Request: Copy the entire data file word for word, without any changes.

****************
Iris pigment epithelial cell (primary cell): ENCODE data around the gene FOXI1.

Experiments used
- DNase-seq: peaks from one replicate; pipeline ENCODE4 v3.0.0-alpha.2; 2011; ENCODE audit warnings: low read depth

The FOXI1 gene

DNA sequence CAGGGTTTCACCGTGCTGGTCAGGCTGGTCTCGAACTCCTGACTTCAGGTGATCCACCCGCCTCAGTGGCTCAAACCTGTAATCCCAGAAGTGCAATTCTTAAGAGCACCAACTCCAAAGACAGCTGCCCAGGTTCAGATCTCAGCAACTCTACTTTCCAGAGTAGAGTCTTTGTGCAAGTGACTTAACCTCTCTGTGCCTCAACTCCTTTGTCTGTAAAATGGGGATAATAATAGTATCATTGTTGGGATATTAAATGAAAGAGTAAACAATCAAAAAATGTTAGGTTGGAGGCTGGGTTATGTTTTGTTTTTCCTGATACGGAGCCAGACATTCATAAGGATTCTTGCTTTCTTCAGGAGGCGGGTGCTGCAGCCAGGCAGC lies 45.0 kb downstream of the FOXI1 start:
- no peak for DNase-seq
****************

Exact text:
Iris pigment epithelial cell (primary cell): ENCODE data around the gene FOXI1.

Experiments used
- DNase-seq: peaks from one replicate; pipeline ENCODE4 v3.0.0-alpha.2; 2011; ENCODE audit warnings: low read depth

The FOXI1 gene

DNA sequence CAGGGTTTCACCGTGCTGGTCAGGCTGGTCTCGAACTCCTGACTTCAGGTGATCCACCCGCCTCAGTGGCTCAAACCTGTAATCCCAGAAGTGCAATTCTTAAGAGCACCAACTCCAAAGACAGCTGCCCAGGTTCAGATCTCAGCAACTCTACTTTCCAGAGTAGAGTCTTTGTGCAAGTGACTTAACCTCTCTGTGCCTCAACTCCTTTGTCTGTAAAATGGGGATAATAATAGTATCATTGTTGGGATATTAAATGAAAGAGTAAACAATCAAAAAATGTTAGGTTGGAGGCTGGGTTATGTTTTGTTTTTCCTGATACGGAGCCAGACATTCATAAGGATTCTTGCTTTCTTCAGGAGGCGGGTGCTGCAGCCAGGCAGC lies 45.0 kb downstream of the FOXI1 start:
- no peak for DNase-seq